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04-15-2013, 01:53 AM #17
 Class 3B Laser Join Date: Dec 2011 Location: Michigan's U.P. Posts: 4,380 Rep Power: 630
Sigurthr
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Re: Vintage Variac Restoration!

Quote:
 Originally Posted by bobhaha Ok this doesn't make sense to me... sorry if this sounds stupid, but a volt-amp is literally the output voltage multiplied by the amperage... right? So if the windings in my case can handle 8A at 240V giving a VA rating of 1920VA... Doesn't this mean at 336V the current handling capability now diminishes to ~5.7A? Otherwise you are violating the 1920VA rating....
The variac only dissipates energy lost in the form of copper losses, which is determined by current through the winding, not voltage. This is the entire reason your mains operate at 240v instead of 120v, in order to get say 1kW of power out of 240v it takes half the current as on 120v, so the conductors have half the losses for the same diameter wire, or they can use half the amount of conductor and maintain equivalent losses.

You can pass 250kV @ 10mA through a 30ga piece of wire with no problem, that is 2.5kW (or kVA) of power. If you take that same amount of power and re-arrange it to say 100V @ 25A it is still 2500VA, but that 30ga will go up in a flash of smoke instantaneously. A conductor's power carrying capability is determined by its diameter which determined how much current it can carry, not the voltage. The wire doesn't care if it is 1V or 1MV.

What happens when you push too much voltage through a variac? You might get flashovers between windings if the insulation is insufficient (I've seen 120V variacs handle 400V with no problem), but that is it. What happens when you draw too much current from a variac? The windings overheat. Yes, this means that if you turn the variac down to say 20Vac output and then short the output drawing 20A it will kill the variac, even though it is only outputting 400VA and it is rated for 1920VA.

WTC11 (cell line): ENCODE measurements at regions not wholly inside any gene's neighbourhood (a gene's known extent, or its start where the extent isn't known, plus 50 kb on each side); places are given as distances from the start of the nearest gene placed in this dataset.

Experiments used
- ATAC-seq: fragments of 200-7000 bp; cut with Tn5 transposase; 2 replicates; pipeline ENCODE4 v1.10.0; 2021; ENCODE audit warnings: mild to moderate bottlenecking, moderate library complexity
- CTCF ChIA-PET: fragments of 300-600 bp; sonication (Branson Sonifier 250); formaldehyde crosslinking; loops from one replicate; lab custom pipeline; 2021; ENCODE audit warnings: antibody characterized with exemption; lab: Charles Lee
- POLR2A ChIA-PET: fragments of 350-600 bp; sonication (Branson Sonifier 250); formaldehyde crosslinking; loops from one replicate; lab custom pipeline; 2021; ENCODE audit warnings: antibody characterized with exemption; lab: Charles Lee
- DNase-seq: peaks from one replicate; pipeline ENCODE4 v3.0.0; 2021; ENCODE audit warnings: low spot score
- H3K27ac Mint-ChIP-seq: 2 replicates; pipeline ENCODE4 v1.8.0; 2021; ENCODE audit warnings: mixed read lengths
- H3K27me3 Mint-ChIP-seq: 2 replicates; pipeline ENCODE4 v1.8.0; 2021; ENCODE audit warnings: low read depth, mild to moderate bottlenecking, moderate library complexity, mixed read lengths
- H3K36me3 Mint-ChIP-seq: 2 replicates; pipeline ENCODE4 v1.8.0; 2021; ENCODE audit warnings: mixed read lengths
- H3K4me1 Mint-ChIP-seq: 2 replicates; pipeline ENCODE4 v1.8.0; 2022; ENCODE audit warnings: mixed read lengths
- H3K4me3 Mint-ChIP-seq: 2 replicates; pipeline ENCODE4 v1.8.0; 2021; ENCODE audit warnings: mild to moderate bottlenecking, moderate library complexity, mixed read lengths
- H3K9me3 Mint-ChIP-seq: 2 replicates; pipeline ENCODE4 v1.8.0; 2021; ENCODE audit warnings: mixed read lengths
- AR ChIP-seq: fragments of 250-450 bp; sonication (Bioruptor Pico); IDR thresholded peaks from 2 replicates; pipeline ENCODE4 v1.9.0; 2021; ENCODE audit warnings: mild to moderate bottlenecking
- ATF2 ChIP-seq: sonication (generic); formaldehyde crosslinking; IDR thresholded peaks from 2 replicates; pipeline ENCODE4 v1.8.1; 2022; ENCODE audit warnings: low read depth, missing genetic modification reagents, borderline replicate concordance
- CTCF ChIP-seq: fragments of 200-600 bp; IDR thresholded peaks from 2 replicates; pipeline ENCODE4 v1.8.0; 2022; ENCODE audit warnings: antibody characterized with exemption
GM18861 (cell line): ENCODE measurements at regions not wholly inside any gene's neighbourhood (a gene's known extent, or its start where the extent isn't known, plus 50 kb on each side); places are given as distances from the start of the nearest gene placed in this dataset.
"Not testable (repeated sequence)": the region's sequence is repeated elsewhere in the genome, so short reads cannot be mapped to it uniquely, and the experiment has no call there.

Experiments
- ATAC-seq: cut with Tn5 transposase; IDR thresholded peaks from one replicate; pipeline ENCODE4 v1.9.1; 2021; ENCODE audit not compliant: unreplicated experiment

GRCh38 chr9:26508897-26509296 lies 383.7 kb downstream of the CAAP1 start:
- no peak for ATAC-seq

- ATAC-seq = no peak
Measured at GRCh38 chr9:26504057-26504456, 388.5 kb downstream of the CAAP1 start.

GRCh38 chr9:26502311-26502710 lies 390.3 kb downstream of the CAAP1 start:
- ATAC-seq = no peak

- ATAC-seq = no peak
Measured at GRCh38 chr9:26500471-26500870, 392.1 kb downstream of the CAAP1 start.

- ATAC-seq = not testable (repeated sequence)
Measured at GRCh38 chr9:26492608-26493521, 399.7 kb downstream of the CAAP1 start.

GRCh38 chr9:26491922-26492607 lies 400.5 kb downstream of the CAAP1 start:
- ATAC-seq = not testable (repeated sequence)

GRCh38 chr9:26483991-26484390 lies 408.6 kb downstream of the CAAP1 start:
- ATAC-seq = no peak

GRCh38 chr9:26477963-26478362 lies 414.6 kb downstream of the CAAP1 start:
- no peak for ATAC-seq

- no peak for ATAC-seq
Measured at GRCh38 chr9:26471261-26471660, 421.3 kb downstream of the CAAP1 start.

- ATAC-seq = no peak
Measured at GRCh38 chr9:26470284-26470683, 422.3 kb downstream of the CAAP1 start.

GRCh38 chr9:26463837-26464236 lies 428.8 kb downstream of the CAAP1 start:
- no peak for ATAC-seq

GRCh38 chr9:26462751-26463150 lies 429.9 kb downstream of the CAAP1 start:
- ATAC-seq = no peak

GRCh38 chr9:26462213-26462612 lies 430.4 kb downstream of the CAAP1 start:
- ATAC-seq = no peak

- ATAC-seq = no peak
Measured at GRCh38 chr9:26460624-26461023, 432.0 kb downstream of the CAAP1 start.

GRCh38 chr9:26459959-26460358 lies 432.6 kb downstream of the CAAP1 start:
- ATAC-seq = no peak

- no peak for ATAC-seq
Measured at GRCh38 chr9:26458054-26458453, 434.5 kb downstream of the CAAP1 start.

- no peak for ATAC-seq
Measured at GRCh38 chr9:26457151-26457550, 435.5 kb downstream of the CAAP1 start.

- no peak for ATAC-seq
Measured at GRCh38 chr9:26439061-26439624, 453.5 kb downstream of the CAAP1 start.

Edit:
My interpretation of his goal is to use the variac to power a load that will draw more than 8A of current at voltages above 240V. If this is correct then you either have to limit run times to keep winding temperature under control or you have to increase the impedance of the load so that it no longer draws more than the 8A the variac can safely handle for extended periods of time.

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Last edited by Sigurthr; 04-15-2013 at 01:58 AM.

04-15-2013, 02:23 AM #18
 Class 3B Laser Join Date: May 2009 Location: Sydney, Australia Posts: 3,256 Rep Power: 272
bobhaha
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Re: Vintage Variac Restoration!

Quote:
 Originally Posted by Sigurthr The variac only dissipates energy lost in the form of copper losses, which is determined by current through the winding, not voltage. This is the entire reason your mains operate at 240v instead of 120v, in order to get say 1kW of power out of 240v it takes half the current as on 120v, so the conductors have half the losses for the same diameter wire, or they can use half the amount of conductor and maintain equivalent losses. You can pass 250kV @ 10mA through a 30ga piece of wire with no problem, that is 2.5kW (or kVA) of power. If you take that same amount of power and re-arrange it to say 100V @ 25A it is still 2500VA, but that 30ga will go up in a flash of smoke instantaneously. A conductor's power carrying capability is determined by its diameter which determined how much current it can carry, not the voltage. The wire doesn't care if it is 1V or 1MV. What happens when you push too much voltage through a variac? You might get flashovers between windings if the insulation is insufficient (I've seen 120V variacs handle 400V with no problem), but that is it. What happens when you draw too much current from a variac? The windings overheat. Yes, this means that if you turn the variac down to say 20Vac output and then short the output drawing 20A it will kill the variac, even though it is only outputting 400VA and it is rated for 1920VA.
Ohhh ok I see how it correlates now. This makes perfect sense! Thank you +1 mate!